Page:History of England (Macaulay) Vol 4.djvu/263

From Wikisource
Jump to navigation Jump to search
This page needs to be proofread.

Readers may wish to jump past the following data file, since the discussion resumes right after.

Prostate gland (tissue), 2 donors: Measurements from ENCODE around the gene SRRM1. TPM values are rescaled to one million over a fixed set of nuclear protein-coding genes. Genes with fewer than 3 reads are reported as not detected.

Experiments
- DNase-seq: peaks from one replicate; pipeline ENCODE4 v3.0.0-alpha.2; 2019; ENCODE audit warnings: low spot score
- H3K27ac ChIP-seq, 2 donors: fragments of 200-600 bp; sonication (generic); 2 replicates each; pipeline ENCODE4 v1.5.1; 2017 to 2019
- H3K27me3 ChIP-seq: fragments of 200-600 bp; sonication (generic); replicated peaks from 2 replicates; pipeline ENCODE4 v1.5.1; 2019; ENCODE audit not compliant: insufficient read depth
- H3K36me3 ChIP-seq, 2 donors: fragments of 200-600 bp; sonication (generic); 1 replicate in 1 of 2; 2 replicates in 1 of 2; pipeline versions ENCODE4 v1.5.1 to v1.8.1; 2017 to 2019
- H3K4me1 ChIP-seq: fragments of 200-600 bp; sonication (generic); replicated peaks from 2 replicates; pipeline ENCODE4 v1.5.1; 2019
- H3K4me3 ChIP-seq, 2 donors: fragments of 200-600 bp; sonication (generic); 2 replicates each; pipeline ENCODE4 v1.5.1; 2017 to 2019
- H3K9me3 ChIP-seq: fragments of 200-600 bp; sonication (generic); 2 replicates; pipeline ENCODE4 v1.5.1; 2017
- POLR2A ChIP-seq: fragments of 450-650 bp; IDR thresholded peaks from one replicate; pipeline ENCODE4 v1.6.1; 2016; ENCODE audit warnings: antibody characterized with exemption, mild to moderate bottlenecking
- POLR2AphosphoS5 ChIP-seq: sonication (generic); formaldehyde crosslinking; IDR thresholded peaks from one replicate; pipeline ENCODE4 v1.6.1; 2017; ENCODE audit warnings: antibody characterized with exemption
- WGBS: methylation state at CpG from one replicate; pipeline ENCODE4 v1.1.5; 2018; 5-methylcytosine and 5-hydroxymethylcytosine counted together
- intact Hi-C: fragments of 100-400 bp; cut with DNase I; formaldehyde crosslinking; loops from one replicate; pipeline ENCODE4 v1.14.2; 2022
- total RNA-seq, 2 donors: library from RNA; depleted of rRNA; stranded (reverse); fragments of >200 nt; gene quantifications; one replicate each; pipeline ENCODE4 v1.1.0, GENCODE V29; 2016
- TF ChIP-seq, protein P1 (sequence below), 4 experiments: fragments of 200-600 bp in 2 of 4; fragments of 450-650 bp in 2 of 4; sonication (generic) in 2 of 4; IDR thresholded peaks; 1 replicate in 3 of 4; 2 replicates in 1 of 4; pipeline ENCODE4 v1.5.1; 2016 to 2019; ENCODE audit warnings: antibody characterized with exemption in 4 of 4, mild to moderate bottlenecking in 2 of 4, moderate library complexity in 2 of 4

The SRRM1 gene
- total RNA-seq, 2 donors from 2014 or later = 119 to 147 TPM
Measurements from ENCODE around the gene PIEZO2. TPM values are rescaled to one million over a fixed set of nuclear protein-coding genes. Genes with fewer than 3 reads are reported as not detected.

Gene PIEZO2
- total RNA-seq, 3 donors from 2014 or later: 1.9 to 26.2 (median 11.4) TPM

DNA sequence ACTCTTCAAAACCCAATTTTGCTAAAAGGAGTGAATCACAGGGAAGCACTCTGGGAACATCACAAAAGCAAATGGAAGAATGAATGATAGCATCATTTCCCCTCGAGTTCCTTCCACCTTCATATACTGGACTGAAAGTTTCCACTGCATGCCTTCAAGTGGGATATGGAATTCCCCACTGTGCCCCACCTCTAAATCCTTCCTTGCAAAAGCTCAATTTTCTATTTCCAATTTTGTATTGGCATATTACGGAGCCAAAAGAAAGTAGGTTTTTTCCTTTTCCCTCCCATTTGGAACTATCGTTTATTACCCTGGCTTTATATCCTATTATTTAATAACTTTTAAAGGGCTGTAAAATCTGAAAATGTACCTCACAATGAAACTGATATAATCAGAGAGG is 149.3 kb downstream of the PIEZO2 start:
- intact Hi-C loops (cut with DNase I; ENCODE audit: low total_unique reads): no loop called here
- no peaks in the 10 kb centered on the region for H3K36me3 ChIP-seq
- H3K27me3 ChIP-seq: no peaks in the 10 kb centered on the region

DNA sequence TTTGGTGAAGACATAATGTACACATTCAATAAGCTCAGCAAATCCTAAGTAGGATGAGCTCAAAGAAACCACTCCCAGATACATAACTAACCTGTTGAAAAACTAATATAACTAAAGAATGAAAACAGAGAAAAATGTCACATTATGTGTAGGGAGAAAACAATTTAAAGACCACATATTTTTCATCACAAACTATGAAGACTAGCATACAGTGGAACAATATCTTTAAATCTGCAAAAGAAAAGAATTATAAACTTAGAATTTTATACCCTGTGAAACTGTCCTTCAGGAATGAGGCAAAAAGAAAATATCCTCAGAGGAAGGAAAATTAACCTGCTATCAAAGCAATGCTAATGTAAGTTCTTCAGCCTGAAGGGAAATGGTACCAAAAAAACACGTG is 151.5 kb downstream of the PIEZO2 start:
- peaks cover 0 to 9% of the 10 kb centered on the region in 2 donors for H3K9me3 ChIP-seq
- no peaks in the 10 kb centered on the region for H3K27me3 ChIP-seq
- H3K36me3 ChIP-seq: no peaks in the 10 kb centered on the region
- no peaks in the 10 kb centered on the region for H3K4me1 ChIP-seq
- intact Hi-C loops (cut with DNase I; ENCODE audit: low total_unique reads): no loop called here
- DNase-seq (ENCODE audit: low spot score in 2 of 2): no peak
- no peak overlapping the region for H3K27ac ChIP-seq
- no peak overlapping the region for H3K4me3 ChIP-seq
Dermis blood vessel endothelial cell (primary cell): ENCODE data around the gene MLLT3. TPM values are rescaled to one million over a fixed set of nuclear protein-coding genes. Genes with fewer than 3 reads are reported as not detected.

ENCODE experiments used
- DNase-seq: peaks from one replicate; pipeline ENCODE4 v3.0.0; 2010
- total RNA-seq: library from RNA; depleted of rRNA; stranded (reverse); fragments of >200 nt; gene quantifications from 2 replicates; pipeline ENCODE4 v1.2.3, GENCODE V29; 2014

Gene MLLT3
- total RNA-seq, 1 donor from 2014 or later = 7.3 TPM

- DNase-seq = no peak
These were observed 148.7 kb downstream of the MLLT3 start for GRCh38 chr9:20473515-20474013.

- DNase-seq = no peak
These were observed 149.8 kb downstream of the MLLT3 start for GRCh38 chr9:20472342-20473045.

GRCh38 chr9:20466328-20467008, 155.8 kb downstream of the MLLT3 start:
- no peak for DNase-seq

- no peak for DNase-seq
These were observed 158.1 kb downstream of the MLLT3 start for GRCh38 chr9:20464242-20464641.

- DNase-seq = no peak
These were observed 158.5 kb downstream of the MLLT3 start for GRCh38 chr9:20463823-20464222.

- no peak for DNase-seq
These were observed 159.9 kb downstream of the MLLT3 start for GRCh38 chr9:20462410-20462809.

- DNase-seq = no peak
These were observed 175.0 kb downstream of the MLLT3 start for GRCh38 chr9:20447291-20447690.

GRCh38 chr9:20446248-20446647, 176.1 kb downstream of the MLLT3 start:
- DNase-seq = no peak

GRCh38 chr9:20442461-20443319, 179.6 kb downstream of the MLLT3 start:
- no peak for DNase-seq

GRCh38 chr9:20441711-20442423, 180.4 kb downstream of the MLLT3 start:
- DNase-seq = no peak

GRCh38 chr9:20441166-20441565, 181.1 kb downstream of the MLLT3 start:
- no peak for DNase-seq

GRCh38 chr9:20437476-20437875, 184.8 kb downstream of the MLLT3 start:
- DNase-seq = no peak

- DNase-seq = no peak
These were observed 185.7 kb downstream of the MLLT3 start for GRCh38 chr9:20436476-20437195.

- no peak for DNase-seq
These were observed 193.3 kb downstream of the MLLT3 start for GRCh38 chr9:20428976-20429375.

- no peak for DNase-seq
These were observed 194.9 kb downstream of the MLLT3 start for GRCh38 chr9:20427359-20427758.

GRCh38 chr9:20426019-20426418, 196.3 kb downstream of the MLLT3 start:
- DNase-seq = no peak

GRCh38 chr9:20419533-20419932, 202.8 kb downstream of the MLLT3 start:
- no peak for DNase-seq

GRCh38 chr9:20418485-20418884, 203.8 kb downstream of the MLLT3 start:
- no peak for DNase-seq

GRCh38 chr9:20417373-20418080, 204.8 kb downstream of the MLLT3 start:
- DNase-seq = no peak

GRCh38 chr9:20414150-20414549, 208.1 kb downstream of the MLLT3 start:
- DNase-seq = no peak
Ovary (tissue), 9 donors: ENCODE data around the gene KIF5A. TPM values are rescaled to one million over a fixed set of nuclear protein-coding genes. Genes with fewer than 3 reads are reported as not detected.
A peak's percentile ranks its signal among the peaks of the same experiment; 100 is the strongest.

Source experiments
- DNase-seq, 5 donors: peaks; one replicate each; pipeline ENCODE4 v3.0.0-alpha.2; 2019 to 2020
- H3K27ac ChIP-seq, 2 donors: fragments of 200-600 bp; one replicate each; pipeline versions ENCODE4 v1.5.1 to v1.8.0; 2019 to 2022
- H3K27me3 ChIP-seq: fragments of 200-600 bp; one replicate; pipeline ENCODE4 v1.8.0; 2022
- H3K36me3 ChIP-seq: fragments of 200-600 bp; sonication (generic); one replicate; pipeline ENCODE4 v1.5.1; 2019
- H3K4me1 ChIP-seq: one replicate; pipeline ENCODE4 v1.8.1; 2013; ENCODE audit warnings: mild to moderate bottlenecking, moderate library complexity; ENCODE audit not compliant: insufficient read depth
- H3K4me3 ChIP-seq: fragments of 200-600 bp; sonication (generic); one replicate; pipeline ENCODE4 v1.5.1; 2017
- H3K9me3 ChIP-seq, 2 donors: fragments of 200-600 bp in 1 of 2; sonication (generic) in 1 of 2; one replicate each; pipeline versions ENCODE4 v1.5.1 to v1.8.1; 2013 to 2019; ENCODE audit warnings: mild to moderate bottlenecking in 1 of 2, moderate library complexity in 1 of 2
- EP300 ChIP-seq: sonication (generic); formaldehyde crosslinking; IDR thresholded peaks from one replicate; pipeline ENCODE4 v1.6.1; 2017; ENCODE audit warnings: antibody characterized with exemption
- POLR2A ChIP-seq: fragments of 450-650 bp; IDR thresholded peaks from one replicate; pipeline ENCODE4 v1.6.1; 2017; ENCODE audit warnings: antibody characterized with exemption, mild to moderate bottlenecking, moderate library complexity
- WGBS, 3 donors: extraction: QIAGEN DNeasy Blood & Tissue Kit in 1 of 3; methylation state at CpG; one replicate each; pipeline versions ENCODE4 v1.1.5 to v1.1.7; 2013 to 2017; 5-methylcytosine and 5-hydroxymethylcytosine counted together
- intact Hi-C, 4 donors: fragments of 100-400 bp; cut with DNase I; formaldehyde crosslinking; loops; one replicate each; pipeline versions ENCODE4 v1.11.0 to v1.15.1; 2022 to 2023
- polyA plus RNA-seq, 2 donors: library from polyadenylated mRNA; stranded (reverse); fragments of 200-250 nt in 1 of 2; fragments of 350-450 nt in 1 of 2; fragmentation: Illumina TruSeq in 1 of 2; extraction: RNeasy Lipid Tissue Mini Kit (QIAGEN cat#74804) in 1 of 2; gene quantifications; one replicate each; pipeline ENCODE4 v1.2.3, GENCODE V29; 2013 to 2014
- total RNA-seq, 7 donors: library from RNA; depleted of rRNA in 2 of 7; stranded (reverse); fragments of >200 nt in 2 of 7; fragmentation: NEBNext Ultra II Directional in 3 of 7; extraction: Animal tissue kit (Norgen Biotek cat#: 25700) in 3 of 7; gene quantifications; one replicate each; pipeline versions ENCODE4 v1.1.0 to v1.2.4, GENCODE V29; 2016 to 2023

That Anne was in the wrong is clear; but it is not equally clear that the King and Queen were in the right. They should have either dissembled their displeasure, or openly declared the true reasons for it. Unfortunately, they let every body see the punishment, and they let scarcely any body know the provocation. They should have remembered that, in the absence of information about the cause of a quarrel, the public is naturally inclined to side with the weaker party, and that this inclination is likely to be peculiarly strong when a sister is, without any apparent reason, harshly treated by a sister. They should have remembered, too, that they were exposing to attack what was unfortunately the one vulnerable part of Mary's character. A cruel fate had put enmity between her and her father. Her detractors pronounced her utterly destitute of natural affection; and even her eulogists, when they spoke of the way in which she had discharged the duties of the filial relation, were forced to speak in a subdued and apologetic tone. Nothing therefore could be more unfortunate than that she should a second time appear unmindful of the ties of consanguinity. She was now at open war with both the two persons who were nearest to her in blood. Many who thought that her conduct towards her parent was justified by the extreme danger which had threatened her country and her religion, were unable to defend her conduct towards her sister. While Mary, who was really guilty in this matter of nothing more than imprudence, was regarded by the world as an oppressor, Anne, who was as culpable as her small faculties enabled her to be, assumed the interesting character of a meek, resigned sufferer. In those private letters, indeed, to which the name of Morley was subscribed, the Princess expressed the sentiments of a fury in the style of a fishwoman, railed savagely at the whole Dutch nation, and called her brother in law sometimes the abortion, sometimes the monster, sometimes Caliban.[191] But the nation heard nothing of her language and